How To Quit Porn? The Most Powerful Enemy Of Your Recovery
Written by Christoffer Nettelbladt on Januari 30, 2020

The level of success possible in recovery is in direct proportion to the persons acceptance of the problem & letting go of denial.  

The main and most powerful reason that keeps people from recovering from addiction and moving forward with their life is denial (1). How can we spot denial and take actions against it?
The only true way to fight of denial is by accepting the problem and the situation as it currently is. From there you own the problem and therefore you own the solution. 

  • How do we define denial?
  • How can we spot denial?
  • What are the consequences of denial?
  • ​What actions can be taken to overcome denial?
The purpose of this article is to shine light of the above questions and replace the unknown with a sense of clarity.

How do we define denial?

In short, denial boils down to selective ignoring of information.

It differs wildly from rational thinking.
Rational thinking is performed on a platform of solid evidence. The beliefs we form from rational thinking are reevaluated when new evidence emerge that prove a current belief wrong. 
And so, rational thinking is the search for the objective truth, and we form beliefs based on our current knowledge and iterate these beliefs when we acquire knowledge that prove them wrong.

The exception to this is confirmation bias. 
An example of confirmation bias is when someone have a pre-decided opinion about something. So for example if you decide that your opinion is that everyone who lives in a certain area are mean, you are now going to acknowledge all evidence of this being true and ignore all evidence of this being wrong, thus "making" your assumption right.   

This is why the importance of keeping an open mind is extremely important in general in life, otherwise you can slip into confirmation bias unwillingly.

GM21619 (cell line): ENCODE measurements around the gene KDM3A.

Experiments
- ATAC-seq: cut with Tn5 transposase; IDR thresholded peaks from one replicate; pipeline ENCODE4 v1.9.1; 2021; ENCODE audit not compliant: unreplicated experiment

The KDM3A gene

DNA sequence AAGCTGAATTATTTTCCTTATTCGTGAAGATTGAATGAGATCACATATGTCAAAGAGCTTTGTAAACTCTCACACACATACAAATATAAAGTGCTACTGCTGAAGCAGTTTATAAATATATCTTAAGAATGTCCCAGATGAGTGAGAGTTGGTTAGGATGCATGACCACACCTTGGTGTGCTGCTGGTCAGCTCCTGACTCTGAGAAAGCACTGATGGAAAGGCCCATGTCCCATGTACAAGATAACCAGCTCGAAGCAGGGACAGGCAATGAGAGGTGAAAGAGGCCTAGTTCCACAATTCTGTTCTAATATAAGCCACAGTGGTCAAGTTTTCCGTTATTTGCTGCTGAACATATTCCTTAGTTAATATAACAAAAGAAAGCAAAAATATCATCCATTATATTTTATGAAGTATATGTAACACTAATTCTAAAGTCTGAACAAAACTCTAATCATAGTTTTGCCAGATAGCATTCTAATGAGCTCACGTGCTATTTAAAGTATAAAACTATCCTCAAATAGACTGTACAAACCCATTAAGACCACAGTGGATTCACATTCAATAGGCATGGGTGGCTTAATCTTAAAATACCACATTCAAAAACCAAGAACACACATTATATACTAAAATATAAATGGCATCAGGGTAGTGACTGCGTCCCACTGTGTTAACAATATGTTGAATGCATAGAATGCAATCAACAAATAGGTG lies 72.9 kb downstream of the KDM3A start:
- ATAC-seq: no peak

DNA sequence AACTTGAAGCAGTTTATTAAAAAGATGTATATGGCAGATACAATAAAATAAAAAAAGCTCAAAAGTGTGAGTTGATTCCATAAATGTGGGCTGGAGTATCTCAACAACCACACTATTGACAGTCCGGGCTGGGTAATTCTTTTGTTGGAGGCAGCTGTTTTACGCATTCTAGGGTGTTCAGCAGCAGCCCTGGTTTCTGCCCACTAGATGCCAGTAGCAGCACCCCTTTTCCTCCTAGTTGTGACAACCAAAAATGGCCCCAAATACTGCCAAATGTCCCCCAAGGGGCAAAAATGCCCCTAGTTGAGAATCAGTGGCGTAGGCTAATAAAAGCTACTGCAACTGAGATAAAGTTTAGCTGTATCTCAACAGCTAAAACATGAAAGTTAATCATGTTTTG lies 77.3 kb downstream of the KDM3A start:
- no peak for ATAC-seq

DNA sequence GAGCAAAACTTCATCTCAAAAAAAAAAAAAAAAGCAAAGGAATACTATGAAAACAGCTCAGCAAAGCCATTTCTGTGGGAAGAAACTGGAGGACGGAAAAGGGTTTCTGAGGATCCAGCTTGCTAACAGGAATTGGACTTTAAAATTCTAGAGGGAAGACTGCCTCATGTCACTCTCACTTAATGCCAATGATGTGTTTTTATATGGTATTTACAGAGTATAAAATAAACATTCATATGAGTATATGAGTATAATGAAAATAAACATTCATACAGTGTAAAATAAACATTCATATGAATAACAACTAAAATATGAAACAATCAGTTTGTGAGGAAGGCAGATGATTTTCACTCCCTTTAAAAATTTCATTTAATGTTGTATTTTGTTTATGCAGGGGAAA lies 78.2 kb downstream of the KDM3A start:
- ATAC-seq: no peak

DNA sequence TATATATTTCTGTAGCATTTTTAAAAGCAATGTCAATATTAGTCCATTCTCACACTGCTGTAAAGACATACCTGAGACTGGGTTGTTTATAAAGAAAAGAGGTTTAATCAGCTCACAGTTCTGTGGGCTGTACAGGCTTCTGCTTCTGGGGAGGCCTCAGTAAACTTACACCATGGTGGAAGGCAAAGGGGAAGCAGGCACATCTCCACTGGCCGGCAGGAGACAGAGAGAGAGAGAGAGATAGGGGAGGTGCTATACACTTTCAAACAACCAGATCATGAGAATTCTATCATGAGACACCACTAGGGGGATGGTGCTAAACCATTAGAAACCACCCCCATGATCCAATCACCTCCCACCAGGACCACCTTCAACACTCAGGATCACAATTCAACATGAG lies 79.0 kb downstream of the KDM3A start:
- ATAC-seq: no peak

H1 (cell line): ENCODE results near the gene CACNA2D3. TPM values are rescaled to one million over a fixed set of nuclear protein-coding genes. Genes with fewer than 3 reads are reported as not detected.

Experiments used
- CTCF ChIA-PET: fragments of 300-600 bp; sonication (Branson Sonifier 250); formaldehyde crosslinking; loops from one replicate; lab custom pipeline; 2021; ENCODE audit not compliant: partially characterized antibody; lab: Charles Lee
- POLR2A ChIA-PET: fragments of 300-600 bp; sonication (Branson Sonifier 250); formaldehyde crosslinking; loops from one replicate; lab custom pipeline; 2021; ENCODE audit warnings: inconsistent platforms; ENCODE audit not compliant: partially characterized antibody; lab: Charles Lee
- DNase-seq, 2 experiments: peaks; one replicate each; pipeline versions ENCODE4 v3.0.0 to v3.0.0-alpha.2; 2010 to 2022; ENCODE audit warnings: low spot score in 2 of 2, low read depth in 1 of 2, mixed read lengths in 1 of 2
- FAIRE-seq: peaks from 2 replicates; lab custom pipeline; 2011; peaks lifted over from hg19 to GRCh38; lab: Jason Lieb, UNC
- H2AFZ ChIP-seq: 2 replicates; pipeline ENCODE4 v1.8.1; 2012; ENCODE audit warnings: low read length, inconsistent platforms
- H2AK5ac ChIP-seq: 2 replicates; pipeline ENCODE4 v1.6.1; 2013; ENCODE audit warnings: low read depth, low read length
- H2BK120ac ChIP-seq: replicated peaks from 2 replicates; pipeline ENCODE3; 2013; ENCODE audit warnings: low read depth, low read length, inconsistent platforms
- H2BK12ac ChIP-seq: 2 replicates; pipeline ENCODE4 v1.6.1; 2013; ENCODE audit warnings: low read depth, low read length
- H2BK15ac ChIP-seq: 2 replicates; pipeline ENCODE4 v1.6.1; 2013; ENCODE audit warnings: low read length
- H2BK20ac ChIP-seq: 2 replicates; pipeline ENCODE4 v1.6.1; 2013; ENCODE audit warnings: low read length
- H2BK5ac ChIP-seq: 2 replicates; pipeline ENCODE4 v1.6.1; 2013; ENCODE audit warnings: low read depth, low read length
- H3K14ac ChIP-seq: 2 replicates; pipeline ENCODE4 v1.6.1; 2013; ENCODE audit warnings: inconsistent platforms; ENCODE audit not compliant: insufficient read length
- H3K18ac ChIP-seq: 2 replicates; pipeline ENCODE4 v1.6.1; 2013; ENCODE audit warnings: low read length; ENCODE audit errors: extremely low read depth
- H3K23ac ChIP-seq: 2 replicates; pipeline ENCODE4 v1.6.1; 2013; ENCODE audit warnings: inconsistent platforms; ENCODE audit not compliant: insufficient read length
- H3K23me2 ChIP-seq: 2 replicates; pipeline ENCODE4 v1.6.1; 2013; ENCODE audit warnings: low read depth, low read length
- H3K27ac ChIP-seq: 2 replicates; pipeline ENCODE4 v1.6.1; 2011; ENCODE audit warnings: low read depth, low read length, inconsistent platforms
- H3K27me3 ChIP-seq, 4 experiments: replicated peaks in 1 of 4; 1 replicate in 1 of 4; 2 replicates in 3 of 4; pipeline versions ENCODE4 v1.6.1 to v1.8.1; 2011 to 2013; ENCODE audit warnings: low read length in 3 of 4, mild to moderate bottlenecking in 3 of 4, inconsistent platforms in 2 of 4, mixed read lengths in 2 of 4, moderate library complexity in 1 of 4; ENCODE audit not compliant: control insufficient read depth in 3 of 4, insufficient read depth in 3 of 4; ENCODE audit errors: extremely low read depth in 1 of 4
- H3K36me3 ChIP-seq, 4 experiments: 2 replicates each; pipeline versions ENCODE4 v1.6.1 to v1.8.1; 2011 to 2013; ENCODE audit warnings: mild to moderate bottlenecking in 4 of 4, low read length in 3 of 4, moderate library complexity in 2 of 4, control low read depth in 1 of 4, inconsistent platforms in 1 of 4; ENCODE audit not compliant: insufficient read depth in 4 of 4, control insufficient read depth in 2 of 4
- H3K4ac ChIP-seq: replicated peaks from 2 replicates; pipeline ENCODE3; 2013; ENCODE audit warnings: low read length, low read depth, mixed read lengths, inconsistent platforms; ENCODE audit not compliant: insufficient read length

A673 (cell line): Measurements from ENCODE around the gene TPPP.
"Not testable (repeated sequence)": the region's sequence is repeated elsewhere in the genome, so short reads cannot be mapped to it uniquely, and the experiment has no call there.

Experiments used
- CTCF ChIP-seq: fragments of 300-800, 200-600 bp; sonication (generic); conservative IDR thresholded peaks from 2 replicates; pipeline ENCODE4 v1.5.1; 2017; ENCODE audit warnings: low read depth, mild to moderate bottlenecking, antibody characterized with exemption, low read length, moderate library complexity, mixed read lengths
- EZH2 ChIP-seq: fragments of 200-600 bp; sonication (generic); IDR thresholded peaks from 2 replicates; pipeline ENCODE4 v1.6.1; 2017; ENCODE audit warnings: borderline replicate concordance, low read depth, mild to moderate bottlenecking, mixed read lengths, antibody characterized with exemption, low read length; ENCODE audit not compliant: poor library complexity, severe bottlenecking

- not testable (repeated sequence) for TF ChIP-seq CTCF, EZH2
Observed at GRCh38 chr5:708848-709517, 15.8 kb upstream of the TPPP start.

Denial is refusing to accept the reality of one’s situation regardless of negative consequences. 

Psychological have yet to determine if this is a conscious or unconscious process.

However being aware of it and how potent it actually is makes it possible for you to catch it in the act.
by being aware of the power of denial you can be on the lookout for it. 
Catch it in the act.

A person in denial will adjust their beliefs when faced with positive evidence or feedback but completely ignore negative feedback to uphold a positive view of the situation. 

Denial works as a defence mechanism against negative and threatening emotions about the current situation.

How can we spot denial?

These are the signs of denial in action:
  • Avoidance - when someone doesn’t feel like answering a question or admit to something, they dance around the subject? They change the subject or try to dismantle the situation with jokes. Or they simply ignore it completely.
  • Use other peoples behaviour as justification - A classic tactic for proving to yourself that you don't have an addiction is to point out how bad someone else’s addiction has gotten. This doesn't mean you don’t have an addiction.
  • Straight up denying - Immediate and strong defensive and emotional reactions when someone points to the problem.
  • Promises of the future - to promise things in the future "get out of trouble" now. This typically happen again and again with no real progress to show for it.
  • ​Intellectualise & justify - Saying and thinking things like, "oh this doesn't really count because of this and that", or "that specific time was different because of this or that." "I'll just get my mind straight now to get going tomorrow."
  • ​Pointing fingers - Pushing blame onto others. This can occur in a variety of ways. "I just do this because of partner is or isn't this or that". "My family hot a history of addiction, and so it just happened." "The situation at work or with this or that got me so stressed out that I just need to relax."
  • Sobriety "sprints" - Can typically be sober for a period of time for example 1-3 weeks but always fall back to relapse.